Steamboat Springs As the last few flurries of snow descend upon the streets, the first day of spring slithers its way into an abyss of still snow-covered forests refraining winter from shedding its skin.
As the blood starts to heat up for residents in Steamboat, spring may wiggle its way right back into the hole from which it came for a little bit anyway. But however long the snow remains, temperatures are rising, the land is heating up and face it snow season is coming to an end.
And as March 20 and purple daffodils mark the beginning of bathing suit season and of hope, it also defines the day within a year that night and day are of equal length in time on all parts of the Earthvernal equinox. Vernal meaning "of spring," equinox meaning "equal nights."
With the slight tilt of the Earth toward the sun, the Northern Hemisphere is blessed to bathe in the beauty of Mother Nature's warmth.
Spring has an origin in every religion, every ethnicity and culture. Whether it is the time of year that signifies Persephone's return to her mother, Demeter, the goddess of Earth and agriculture in Greek mythology, or the time when the Celtic sun god was released from its constraints to bring sunlight to the people in Britain, Mother Nature promises that spring is coming.
Sandy Schwindy, certified travel counselor at Carlson Wagonlit Travel, said during January, February and March phones are ringing off the hook with calls about travel to Mexico, Hawaii and Europeanywhere temperatures are above 60 degrees.
Both local and seasonal residents have given themselves more than enough time because they know if they booked flights and vacations now, availability would be slim, Schwindy said.
"They've been planning this for months. The dead of winter makes them want to get out of town," Schwindy said. "Many say, 'I want to go out of town and I want to go as soon as the mountain closes.'"
Schwindy said before going back to their native land, the influx of foreign seasonal residents express an interest in going on another adventure.
"Many foreign employees ... they want to do a little exploring ... to Mexico, Hawaii, California," Schwindy said.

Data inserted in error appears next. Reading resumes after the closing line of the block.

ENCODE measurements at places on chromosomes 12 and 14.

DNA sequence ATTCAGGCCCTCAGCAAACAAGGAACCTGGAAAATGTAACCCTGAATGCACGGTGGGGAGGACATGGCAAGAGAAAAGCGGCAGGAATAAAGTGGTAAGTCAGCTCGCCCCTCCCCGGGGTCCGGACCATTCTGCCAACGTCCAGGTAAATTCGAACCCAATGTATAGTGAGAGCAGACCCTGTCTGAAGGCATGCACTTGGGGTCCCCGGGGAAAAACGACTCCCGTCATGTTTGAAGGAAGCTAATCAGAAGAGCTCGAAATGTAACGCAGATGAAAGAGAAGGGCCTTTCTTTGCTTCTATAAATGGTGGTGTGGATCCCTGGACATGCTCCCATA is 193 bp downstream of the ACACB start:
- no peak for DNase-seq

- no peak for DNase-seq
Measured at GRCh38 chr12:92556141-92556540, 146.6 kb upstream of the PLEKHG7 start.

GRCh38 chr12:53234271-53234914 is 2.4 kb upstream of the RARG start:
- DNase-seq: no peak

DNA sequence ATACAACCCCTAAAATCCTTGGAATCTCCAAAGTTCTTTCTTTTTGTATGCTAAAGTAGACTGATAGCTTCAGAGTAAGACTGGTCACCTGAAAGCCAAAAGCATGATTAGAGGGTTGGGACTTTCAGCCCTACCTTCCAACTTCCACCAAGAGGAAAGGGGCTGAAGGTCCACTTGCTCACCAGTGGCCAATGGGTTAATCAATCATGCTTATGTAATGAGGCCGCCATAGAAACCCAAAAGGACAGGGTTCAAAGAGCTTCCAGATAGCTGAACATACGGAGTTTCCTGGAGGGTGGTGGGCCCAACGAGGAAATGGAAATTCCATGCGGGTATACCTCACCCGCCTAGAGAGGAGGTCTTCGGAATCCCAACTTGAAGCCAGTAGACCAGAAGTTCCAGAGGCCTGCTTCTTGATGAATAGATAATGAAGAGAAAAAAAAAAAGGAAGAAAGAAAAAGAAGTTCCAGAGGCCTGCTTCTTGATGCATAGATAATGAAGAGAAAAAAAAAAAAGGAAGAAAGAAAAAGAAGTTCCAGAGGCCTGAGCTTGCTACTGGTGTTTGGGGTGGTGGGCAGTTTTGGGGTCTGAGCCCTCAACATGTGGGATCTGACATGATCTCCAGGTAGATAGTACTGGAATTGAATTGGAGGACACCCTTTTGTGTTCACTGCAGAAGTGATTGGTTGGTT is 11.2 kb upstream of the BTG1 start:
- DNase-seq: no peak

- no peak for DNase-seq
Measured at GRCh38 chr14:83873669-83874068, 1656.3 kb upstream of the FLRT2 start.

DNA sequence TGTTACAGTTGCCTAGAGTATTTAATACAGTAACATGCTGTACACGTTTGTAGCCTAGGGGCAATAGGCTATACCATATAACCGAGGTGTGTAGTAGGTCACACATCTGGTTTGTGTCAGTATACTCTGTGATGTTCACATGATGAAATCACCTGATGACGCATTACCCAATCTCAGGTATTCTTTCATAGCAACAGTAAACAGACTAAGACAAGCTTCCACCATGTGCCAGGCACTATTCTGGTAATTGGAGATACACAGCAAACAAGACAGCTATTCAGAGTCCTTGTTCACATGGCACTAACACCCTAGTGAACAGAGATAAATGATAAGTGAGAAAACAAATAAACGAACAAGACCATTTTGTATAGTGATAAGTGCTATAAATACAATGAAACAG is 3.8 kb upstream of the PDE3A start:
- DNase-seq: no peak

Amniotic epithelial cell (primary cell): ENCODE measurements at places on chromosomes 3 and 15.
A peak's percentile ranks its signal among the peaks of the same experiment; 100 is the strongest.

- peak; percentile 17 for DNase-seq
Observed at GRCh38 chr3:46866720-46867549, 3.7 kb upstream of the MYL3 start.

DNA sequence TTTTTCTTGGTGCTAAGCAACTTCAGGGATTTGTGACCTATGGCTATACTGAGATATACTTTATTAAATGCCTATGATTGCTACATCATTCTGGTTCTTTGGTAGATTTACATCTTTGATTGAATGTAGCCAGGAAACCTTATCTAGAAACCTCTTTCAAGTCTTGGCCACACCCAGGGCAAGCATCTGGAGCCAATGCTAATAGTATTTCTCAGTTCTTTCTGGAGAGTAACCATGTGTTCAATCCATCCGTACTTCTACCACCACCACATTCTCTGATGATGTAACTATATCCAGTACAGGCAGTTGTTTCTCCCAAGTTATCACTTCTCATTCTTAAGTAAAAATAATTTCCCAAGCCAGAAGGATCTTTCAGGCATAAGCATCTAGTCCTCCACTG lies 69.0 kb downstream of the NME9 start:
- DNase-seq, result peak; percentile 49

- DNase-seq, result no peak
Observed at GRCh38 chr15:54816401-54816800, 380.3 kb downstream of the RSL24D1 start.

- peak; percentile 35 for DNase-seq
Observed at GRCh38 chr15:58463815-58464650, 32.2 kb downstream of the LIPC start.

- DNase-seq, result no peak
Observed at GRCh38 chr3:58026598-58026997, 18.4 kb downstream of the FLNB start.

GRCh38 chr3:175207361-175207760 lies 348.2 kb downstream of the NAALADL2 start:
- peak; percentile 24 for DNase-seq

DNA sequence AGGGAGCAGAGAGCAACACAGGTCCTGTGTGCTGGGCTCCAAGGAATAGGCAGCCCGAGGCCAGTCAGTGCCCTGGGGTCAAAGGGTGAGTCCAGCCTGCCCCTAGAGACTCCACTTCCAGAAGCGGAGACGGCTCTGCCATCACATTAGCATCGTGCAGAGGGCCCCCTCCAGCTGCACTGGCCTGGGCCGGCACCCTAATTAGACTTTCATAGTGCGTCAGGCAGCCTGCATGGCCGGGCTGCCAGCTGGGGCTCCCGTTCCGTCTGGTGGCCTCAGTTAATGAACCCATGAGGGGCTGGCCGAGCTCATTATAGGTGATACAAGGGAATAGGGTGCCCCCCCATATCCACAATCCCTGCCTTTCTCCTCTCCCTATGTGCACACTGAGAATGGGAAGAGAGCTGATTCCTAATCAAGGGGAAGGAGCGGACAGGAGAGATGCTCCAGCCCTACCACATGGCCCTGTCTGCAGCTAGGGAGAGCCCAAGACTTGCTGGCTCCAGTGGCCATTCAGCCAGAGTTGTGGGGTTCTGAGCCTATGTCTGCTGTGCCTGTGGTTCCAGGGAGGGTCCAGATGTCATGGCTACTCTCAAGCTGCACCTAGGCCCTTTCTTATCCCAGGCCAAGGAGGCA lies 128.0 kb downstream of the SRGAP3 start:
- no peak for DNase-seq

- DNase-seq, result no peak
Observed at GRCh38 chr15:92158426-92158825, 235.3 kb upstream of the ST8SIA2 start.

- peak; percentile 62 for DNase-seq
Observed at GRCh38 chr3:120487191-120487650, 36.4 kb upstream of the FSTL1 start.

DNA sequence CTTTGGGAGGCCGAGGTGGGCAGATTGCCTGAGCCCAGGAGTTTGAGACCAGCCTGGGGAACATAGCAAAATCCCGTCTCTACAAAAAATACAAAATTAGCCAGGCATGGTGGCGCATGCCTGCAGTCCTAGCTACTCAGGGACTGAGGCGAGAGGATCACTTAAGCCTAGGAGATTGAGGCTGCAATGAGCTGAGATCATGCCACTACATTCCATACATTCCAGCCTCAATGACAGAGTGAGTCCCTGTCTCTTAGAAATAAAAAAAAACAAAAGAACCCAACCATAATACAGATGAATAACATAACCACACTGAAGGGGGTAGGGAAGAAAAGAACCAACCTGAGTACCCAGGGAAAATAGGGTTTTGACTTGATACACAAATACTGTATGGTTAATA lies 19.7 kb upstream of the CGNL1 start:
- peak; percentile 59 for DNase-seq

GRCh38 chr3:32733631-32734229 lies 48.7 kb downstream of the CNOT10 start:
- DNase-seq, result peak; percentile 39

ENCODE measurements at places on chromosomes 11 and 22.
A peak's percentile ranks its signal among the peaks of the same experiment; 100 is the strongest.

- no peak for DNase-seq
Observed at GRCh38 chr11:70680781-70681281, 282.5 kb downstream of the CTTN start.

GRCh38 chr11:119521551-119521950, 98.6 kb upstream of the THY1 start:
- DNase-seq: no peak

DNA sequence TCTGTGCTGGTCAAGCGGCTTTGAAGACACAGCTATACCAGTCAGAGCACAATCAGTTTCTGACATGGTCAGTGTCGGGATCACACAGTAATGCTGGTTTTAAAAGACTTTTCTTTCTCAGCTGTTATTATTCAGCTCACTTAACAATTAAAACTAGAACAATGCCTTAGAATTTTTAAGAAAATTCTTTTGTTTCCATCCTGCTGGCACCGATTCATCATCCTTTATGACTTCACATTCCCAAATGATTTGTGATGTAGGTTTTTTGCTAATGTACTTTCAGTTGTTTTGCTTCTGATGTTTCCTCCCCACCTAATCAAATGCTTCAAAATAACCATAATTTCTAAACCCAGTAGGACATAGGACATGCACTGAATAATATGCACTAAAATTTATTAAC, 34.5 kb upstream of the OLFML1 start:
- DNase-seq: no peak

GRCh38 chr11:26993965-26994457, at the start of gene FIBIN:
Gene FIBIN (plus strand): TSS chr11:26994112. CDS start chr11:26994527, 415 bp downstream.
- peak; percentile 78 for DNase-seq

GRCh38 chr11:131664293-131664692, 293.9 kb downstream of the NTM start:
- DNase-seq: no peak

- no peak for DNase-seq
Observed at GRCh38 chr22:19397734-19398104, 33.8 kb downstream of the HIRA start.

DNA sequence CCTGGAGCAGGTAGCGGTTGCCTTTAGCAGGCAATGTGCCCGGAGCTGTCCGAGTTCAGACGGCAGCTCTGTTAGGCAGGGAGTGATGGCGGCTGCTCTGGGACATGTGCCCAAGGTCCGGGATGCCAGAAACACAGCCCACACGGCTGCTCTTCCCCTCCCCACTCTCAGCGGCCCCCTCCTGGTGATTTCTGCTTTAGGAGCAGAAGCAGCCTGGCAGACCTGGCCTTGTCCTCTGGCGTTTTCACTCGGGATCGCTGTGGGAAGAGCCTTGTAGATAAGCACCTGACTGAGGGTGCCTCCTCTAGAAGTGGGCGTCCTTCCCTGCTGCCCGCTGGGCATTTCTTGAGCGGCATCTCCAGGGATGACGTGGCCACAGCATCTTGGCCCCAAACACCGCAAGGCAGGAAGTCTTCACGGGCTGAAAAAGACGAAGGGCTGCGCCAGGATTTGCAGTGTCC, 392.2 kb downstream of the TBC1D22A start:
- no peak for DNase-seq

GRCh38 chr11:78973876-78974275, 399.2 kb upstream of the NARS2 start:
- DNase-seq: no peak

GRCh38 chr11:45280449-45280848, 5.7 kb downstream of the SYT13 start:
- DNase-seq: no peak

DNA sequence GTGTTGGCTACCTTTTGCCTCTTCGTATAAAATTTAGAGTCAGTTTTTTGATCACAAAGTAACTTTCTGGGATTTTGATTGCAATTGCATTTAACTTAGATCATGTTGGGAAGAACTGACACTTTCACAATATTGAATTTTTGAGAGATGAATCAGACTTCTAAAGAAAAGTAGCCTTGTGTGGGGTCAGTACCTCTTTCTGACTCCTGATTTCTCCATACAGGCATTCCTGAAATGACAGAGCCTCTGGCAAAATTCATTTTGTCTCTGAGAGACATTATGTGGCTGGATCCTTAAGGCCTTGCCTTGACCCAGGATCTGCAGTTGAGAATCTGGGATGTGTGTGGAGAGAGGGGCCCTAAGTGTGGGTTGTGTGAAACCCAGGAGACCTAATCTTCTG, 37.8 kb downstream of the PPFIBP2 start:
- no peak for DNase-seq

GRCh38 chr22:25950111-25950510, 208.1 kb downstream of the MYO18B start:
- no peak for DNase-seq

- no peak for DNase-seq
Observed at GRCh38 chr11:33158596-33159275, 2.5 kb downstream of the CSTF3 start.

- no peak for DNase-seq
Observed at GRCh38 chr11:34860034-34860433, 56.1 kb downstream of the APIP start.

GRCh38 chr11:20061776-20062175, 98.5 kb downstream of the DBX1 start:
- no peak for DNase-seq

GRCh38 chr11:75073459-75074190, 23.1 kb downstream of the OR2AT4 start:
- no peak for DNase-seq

While Mexico was the most popular destination last year, Schwindy said trips to Europe, cruises and Disney vacations seem to be the best-selling.
Being on a cruise and looking out at the never-ending ocean that melts the land from the turquoise shallow depths to the dark deep blue may seem like paradise, but for many staying here in Steamboat during mud season, it's a time to sow the first seeds of plant life.
However, Bob Enever, president of the Yampa Valley Botanic Park Association, said not many seeds are planted because of the short summer season.
"We only get 60 days without a killing frost," Enever said. "We can't plant anything until June. It's a risky business. If we don't get them planted by then, we're damned if we do and dammed if we don't."
While the Botanic Garden is killing time ordering and buying plants until the snow melts, new plans for the year are in order.
Row after row of native plants of the Yampa Valley will line the Botanic Garden in penstennons and waterwise gardens, among others. A double helix wind sculpture 16-feet high will stand in the garden along with boxes for a raised rose garden.
"Our long term objective is to have in the garden, native plants of the Yampa Valley," Enever said of the different plants that grow between elevations of 4,000 and 12,000 feet.
So, while the various gardens may not quickly rise from the Earth, and flowers may not sprout to their colorful potential in a couple weeks, within a couple months the hot summer air will be exhaustive and spring's freshness will become old. Just as nature's greenest hue is the hardest to hold, soon we will see that nothing gold can stay.